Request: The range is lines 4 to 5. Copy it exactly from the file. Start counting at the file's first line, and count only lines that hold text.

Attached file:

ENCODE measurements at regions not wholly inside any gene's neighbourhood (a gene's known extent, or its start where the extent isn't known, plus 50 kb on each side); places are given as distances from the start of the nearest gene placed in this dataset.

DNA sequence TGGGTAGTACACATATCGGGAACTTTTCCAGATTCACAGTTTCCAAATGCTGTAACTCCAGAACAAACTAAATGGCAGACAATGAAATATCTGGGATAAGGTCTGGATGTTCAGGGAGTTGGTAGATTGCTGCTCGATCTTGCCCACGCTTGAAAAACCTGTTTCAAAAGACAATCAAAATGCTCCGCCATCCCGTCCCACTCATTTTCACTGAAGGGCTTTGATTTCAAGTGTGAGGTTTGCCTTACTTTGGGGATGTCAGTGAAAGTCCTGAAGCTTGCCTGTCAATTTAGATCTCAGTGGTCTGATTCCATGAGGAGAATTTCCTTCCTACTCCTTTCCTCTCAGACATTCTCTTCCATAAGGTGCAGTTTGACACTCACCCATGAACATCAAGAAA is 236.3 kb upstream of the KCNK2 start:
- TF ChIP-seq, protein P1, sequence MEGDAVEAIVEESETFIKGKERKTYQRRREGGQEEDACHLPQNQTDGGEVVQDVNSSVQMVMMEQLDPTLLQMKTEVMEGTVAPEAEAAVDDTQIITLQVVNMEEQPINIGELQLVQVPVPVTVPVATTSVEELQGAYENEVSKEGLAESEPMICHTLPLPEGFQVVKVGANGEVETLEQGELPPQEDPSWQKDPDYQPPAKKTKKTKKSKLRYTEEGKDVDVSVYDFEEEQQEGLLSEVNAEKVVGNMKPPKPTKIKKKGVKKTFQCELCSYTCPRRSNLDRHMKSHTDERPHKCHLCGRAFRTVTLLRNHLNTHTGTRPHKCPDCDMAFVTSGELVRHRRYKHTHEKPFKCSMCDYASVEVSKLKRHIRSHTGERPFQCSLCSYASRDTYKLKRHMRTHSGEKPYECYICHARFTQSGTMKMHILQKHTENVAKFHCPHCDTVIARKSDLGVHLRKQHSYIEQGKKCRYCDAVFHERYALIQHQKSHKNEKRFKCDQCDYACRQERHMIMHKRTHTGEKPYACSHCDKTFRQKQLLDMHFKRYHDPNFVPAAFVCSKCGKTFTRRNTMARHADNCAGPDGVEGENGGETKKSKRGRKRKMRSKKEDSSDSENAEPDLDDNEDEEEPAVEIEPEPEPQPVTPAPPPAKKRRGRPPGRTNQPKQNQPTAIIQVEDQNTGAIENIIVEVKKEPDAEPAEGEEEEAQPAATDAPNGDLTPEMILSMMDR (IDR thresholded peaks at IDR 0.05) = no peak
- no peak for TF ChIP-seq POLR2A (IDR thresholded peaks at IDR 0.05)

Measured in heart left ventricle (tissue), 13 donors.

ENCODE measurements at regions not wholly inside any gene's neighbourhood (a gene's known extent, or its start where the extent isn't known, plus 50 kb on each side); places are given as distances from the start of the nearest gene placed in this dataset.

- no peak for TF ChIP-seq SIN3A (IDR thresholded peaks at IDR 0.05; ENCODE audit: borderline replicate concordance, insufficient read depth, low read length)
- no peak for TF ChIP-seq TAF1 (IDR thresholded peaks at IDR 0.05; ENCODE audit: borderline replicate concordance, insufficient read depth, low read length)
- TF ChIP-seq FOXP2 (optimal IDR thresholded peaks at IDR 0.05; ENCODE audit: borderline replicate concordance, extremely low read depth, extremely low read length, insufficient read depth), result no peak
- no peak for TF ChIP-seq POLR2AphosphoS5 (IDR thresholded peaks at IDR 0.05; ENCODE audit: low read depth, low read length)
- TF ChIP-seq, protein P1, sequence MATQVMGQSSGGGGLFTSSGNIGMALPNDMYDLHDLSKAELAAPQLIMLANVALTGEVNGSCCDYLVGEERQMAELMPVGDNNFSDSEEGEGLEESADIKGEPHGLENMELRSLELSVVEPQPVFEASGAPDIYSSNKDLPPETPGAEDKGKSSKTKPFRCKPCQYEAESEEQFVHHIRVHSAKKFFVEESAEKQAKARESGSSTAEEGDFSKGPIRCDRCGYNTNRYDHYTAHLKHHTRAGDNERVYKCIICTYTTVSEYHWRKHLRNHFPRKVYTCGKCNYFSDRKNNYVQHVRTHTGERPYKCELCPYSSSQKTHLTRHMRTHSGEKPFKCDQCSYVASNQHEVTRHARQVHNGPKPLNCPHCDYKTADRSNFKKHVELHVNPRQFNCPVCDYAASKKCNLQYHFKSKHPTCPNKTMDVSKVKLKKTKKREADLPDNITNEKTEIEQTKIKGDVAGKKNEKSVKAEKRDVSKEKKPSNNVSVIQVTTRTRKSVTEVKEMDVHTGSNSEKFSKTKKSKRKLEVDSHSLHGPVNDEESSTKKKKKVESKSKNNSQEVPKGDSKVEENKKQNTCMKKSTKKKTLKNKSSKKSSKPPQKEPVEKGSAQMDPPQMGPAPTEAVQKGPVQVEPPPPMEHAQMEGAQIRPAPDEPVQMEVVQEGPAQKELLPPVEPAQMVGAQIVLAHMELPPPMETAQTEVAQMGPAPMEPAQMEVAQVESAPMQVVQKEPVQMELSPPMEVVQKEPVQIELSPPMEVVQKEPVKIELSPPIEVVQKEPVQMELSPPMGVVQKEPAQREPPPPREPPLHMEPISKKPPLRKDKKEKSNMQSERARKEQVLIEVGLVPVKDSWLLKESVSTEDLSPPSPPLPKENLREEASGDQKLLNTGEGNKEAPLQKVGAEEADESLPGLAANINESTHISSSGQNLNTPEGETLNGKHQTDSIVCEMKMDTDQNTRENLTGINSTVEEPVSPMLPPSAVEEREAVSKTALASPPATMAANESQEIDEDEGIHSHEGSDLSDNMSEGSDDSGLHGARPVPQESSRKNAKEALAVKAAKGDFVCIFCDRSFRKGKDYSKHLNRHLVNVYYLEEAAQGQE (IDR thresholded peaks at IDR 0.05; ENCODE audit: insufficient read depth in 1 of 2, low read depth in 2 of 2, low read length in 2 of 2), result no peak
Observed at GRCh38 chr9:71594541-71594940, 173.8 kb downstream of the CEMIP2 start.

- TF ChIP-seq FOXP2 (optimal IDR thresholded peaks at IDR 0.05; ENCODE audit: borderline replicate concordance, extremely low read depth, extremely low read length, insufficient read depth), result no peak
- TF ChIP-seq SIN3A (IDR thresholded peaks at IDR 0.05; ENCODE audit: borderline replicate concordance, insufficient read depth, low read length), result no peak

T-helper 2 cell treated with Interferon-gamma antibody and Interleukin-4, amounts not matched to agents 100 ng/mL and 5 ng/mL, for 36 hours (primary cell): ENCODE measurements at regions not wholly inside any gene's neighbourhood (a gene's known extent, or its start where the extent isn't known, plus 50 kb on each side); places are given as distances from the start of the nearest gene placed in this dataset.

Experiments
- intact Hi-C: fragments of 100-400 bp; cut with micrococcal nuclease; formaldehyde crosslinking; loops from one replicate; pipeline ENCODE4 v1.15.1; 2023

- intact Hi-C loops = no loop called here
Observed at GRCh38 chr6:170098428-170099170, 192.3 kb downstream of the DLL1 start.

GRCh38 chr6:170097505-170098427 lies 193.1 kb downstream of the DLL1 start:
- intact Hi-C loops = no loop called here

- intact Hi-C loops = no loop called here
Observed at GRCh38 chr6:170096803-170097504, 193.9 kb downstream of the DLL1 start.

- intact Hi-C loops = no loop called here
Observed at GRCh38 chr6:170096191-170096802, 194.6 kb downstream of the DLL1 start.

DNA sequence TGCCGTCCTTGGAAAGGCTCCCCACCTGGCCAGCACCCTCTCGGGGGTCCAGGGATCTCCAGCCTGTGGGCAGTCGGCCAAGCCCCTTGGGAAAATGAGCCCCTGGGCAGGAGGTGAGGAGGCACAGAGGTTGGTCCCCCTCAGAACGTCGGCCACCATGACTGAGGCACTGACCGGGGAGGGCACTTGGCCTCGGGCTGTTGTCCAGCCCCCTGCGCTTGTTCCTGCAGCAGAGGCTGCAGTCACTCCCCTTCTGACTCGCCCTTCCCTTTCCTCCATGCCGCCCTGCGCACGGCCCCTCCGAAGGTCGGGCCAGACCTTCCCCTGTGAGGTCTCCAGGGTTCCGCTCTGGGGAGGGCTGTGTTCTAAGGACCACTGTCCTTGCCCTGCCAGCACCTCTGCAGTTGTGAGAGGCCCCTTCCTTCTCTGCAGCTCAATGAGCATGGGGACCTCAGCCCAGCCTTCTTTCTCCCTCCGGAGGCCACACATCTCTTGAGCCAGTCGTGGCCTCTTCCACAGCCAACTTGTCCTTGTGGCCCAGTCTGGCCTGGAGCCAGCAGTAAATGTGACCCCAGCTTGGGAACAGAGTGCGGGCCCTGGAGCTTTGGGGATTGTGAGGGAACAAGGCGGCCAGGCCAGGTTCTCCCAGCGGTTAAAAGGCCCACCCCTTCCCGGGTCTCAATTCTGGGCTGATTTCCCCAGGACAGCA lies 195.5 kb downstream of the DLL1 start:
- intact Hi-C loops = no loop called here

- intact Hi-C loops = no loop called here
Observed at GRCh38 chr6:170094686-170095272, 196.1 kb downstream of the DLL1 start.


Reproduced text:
- no peak for TF ChIP-seq POLR2A (IDR thresholded peaks at IDR 0.05)

Measured in heart left ventricle (tissue), 13 donors.